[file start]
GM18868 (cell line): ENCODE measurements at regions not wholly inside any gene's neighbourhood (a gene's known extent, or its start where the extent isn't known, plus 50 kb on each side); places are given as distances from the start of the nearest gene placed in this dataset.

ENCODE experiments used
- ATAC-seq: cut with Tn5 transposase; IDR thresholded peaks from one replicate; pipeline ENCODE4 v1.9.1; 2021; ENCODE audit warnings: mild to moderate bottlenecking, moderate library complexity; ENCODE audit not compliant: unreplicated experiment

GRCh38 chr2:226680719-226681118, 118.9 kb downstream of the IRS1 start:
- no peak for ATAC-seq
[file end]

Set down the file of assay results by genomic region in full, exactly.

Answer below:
GM18868 (cell line): ENCODE measurements at regions not wholly inside any gene's neighbourhood (a gene's known extent, or its start where the extent isn't known, plus 50 kb on each side); places are given as distances from the start of the nearest gene placed in this dataset.

ENCODE experiments used
- ATAC-seq: cut with Tn5 transposase; IDR thresholded peaks from one replicate; pipeline ENCODE4 v1.9.1; 2021; ENCODE audit warnings: mild to moderate bottlenecking, moderate library complexity; ENCODE audit not compliant: unreplicated experiment

GRCh38 chr2:226680719-226681118, 118.9 kb downstream of the IRS1 start:
- no peak for ATAC-seq